However, with the fluidity with which tenants have moved through the rental market over the past 18 months, it is safe to say that the idea of long-term, low-maintenance tenants signing long tenancies is rather rare. And by default, with the work required to constantly find new tenants, so does real passive rental income.
Enter the concept of active real estate asset management. It is a mindset shift that everyone involved in real estate investing should feel comfortable with and refers to taking an active approach to sourcing, verifying, signing, invoicing and monitoring your tenants’ payment behavior. These steps are essential to ensure you place quality tenants who can afford your property and to ensure that existing tenants can afford renewals of their tenancies.
Stay up to date with data and trends
Relevant economic data, local real estate trends, and tenant behavior are all essential to staying on top. They will allow you to accurately predict how competitive the real estate rental market will be and how difficult the rent recoupment process will be. They will help you set the rent at the right level and are essential to being able to place quality tenants in your property who reliably pay the returns you expect.
Macro-economic indicators, such as interest rates and inflation rates, combined with property-specific indicators – such as property vacancy rates and rental rate increase trends – are also fundamental when we look at our expectations for the return on investment of our properties until 2022.
Fluctuation in inflation
Inflation has risen from 3.27% in 2020 to 4.41% in 2021, with a projection of 4.48% in 2022. The impact of this is very real, given that pockets are shrinking as costs increase. Rising maintenance costs, increased utility expenses and municipal levies are eating away at all profits made by homeowners. From a real estate perspective, returns on investment are massively impacted, forcing landlords to think carefully about how to budget for maintenance and introduce ways to shift variable charges – such as electricity – to tenants.
The 3% drop in interest rates at the start of 2021 was a welcome relief to many. However, this meant that many good quality tenants who previously rented became first-time owners. This is partly why there is such a vacancy and so many landlords looking for quality tenants. In response to this, landlords must deal with multiple tenant requests and exercise patience to ensure they place a quality tenant.
Looking ahead to 2022, monetary policy will weigh heavily on the direction of interest rates – and over time, it will be necessary to monitor whether these first-time buyers will re-enter the rental market.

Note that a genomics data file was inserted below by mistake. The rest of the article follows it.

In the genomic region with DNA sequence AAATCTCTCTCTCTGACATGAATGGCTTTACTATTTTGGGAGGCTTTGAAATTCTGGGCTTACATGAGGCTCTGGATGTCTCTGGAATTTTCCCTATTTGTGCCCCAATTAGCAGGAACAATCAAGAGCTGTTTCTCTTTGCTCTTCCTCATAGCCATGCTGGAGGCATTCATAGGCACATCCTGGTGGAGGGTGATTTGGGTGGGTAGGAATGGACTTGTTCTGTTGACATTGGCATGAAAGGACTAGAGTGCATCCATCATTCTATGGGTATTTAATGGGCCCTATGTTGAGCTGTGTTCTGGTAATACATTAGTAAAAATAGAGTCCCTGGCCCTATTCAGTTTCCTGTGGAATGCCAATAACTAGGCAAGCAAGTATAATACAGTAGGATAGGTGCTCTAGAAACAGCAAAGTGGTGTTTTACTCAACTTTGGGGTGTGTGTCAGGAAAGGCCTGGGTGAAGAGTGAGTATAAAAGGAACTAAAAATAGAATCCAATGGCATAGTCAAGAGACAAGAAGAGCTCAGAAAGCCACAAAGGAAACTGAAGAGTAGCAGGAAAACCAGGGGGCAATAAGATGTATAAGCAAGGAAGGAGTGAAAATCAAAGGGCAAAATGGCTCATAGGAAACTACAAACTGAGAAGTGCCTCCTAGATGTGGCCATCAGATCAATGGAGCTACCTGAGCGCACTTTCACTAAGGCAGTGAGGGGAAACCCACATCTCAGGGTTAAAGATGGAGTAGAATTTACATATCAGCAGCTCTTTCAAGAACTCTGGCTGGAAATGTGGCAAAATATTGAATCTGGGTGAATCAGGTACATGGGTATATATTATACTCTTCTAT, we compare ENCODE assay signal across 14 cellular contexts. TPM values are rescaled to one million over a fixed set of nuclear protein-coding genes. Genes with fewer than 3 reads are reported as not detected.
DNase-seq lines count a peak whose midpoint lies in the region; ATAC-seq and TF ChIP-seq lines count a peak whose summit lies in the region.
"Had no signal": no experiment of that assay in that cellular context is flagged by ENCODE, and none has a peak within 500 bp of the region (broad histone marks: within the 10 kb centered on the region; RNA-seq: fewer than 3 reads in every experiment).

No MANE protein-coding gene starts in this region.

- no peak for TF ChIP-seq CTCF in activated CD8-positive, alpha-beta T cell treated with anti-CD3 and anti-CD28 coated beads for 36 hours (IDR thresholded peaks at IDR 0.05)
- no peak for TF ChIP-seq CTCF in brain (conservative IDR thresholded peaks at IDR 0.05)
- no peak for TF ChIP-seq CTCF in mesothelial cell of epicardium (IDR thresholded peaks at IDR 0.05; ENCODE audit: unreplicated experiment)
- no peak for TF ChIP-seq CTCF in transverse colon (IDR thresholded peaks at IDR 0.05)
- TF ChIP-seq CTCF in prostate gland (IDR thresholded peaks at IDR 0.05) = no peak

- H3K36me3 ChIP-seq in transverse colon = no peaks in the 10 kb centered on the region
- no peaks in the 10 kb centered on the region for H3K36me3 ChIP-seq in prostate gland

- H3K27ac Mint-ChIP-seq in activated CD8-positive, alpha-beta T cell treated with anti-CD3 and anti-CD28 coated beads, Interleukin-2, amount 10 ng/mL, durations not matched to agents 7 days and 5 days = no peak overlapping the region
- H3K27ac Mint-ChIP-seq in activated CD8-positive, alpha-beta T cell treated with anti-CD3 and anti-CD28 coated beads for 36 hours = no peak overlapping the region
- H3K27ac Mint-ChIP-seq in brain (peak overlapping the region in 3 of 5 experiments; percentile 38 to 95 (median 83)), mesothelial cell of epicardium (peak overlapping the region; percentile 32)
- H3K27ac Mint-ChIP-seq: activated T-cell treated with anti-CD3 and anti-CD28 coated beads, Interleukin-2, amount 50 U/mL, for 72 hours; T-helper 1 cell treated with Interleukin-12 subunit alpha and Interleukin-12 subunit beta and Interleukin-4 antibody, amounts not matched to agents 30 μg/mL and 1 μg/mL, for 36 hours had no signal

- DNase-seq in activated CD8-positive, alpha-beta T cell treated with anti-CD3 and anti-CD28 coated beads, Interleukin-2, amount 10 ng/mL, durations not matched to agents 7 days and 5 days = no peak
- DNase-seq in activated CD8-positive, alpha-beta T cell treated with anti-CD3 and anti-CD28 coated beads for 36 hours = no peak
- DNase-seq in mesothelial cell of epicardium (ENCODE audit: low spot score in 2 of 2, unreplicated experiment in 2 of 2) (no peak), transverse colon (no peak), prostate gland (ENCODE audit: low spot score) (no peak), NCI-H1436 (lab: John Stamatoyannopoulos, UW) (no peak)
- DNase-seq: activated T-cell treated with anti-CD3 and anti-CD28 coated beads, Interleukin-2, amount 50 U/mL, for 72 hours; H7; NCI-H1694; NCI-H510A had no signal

There has been some, albeit marginal, relief for homeowners facing high vacancy rates in recent years as new build development has slowed significantly in 2021. The approximately 25,000 newly developed homes previously introduced on the market have fallen to around 8,000 in 2021.
Realists will be rewarded
Since 2020, with each Covid change and wave, I have been asked endless variations on what the rental landscape looks like? Where is he going ? What can we expect in terms of rental yields in the coming year?
The reality is that no one can truly fully predict the future and to say 2022 will be easy would be foolish. Being realistic about the adaptive capacity you need in 2022 means staying on top of the data, monitoring your tenants, planning for the risks you see in the market, and having as many contingency plans in place as possible. In South Africa, we are privileged to have a tenant profiling credit bureau in the form of TPN Credit Bureau which continues to feed valuable trends and meaningful market reports.
We know that marrying consumer behavior with ownership data is where the magic lies. This allows owners to respond quickly and effectively to changes in behavior, but it requires proactivity. All landlords need to be actively involved in their property investment to be successful in 2022. By monitoring data – rental property data and payment profiles – keeping up to date with the latest developments in inflation and interest rates interest and using this knowledge to inform their decisions.
With an attitude of continuous monitoring and a willingness to adapt, real estate investors can achieve a flexible yet calculated level of predictability in the face of many challenges. It all starts with the mindset to understand that it takes commitment and partnering with the right people to get where you need to be. Times have changed – fast action, continuous monitoring and observation of the interaction between all these factors is a full-time job that is quickly becoming a necessity for private landlords and property investors.
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